The ethical issue isn’t the 350-yard shot. The real concern, as Boone and Crockett Club sees it, is hunters not trying to get a closer one.
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MISSOULA, Mont. – The ethical issue isn’t the 350-yard shot. The real concern, as Boone and Crockett Club sees it, is hunters not trying to get a closer one.
Long-range shooting is a hot topic in hunting. Improved and specialized guns, gear, bullets and sniper skills are growing in popularity, stretching the lethal range of hunters further than ever before. But many hunters wonder how it all fits with traditional, ethical standards. How far is too far to be considered fair chase?
Boone and Crockett adopted a new position statement to help define the ethics of taking game from long range.
“It’s not about distance; it’s about intent,” said Bill Demmer, Club president.
He explained, “Hunters have varying degrees of marksmanship skills and capabilities. Some are steady only out to 100 yards. Others are very efficient at much longer distances. All kinds of field conditions also factor into what is or isn’t an ethical shot. So, within reasonable sideboards, it’s impossible to use distance as a measurement of fair chase.”
But the Club firmly takes issue with hunters who choose shooting long rather than trying to get close. Intent is what separates hunting from merely shooting a live target.
“The honor and lasting memories in hunting have always been in our ability to get close to game animals. And every hunter has better odds of a quick, clean kill at closer distances. That’s one of our most imperative responsibilities as a hunter, and that’s the legacy of sportsmanship that we believe is important to uphold,” said Demmer.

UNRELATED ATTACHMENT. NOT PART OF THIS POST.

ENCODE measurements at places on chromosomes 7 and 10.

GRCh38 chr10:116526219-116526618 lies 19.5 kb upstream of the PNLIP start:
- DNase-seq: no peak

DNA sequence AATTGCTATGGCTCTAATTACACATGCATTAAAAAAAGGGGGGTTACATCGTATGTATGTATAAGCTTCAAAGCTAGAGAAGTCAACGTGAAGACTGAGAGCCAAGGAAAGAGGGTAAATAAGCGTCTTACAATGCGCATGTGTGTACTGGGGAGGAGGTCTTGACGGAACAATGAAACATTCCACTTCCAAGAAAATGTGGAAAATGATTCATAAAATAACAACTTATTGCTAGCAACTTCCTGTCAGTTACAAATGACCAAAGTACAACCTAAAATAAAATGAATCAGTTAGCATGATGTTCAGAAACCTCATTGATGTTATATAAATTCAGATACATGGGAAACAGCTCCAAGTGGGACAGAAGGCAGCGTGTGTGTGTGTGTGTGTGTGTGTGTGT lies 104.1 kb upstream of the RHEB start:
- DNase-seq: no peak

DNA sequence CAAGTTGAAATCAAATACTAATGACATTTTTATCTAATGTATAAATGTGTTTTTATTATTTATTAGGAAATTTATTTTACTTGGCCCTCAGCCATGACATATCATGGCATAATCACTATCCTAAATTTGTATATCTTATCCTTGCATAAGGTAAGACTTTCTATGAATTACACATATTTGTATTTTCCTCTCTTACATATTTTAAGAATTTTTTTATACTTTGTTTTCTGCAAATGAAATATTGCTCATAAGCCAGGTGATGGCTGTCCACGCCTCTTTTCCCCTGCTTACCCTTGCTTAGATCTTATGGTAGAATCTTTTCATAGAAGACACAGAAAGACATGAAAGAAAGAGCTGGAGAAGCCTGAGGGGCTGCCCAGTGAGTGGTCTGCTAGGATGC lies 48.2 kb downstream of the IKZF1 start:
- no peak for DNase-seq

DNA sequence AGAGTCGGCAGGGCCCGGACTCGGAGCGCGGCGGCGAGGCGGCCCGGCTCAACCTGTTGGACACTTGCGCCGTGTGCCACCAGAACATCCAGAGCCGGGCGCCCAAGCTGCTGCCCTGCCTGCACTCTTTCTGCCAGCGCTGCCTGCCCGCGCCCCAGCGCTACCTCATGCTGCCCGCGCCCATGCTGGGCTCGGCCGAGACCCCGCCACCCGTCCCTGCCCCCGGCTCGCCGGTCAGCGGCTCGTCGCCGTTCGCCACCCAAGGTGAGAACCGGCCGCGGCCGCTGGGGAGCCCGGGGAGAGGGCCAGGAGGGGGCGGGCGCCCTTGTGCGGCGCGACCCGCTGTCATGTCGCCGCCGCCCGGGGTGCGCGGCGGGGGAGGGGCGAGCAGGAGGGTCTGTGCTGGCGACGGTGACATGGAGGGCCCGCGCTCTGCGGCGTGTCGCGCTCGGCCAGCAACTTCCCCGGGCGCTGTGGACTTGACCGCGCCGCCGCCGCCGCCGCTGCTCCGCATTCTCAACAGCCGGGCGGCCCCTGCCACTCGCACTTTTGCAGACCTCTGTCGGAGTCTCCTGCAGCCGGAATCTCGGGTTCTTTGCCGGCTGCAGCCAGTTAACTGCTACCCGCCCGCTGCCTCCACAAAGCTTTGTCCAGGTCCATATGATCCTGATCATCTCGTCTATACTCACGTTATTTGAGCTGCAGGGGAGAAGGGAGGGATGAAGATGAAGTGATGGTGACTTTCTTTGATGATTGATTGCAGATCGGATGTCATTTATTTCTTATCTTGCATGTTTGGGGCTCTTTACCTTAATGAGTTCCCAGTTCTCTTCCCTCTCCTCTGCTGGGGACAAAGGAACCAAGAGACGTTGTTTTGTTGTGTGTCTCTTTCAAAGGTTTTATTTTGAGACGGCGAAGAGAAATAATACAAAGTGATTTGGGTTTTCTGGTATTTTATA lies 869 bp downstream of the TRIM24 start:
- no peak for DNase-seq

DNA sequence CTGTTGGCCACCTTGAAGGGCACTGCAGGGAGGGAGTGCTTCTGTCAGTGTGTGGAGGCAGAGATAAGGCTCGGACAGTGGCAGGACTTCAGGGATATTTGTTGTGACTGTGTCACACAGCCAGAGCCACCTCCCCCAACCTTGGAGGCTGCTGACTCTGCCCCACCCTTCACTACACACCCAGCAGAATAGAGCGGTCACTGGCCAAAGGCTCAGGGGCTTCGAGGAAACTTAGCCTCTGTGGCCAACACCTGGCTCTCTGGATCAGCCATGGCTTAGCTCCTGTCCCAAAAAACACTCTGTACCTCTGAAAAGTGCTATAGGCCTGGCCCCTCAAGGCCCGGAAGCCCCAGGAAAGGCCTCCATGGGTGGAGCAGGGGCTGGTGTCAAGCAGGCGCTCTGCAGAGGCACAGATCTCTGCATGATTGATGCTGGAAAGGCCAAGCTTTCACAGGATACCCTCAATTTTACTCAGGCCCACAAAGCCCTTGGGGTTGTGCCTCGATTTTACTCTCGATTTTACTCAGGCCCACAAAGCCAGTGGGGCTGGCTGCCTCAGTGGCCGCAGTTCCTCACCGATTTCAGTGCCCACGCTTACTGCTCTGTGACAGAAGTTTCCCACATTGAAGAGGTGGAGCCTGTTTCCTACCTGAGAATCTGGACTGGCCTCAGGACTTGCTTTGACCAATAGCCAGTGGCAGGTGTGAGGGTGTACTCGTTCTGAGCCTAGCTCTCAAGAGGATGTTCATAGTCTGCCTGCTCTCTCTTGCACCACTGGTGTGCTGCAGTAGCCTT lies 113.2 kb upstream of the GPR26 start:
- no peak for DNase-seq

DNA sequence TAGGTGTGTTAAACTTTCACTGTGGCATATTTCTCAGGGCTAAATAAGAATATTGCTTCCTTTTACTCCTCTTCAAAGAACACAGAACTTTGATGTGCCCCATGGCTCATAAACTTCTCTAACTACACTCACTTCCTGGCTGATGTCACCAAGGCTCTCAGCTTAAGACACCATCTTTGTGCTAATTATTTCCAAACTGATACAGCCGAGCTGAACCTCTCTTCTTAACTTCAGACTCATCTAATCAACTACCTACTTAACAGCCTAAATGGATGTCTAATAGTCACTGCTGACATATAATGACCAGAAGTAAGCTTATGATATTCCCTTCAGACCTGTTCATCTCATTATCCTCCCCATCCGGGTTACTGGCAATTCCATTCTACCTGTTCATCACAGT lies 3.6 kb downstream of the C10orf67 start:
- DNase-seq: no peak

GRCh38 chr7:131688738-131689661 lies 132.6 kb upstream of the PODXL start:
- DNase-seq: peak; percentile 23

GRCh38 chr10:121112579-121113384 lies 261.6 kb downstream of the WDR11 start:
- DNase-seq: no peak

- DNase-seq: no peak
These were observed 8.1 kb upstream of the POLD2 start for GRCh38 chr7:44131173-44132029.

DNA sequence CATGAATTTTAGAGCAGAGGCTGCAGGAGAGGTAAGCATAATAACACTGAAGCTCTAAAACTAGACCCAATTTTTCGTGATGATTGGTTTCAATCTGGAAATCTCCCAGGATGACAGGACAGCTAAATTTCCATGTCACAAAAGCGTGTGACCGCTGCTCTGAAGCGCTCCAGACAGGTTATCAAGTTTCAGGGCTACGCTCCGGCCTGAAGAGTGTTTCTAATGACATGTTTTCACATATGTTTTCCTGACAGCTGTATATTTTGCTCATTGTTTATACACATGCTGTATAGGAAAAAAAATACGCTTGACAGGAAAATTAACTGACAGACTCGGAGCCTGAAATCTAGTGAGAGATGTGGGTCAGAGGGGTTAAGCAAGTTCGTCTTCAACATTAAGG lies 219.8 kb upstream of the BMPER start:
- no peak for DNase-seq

Maintaining the integrity and public support of hunting is vital. The tradition, along with its indelible ties to conservation, is a key to sustaining wildlife for the future.
C.J. Buck, president of Buck Knives and a Boone and Crockett member, said, “Hunting is personal and the reasons why people hunt are personal. For many, making a kill is merely incidental to their time afield. This elevates hunting to mean something more than just filling a tag, and that’s one of the things that make it special. Sure, we have laws for safety and to conserve the resource, but at the end of the day our satisfaction has more to do with our own intentions. I think that is why so many sportsmen are disturbed by those who make the shot or the kill more important than the hunt itself.”
Boone and Crockett has been a standard-bearer for hunting ethics since 1902, when Club founder Theodore Roosevelt refused to shoot a captive black bear during a hosted hunt in Mississippi. The incident, widely covered in the press, popularized the concept of fair chase on this continent, elevated public appreciation for sportsmanship and even inspired introduction of a new toy, the Teddy bear.
Demmer concluded, “Some people don’t like us talking about ethics, claiming it divides hunters when hunters should be united. Rallying around hunting ethics is how sportsmen did away with the anything-goes culture that nearly eliminated big game in the early days of the conservation movement. I believe doing right by the game and the traditions of hunting still unites hunters.”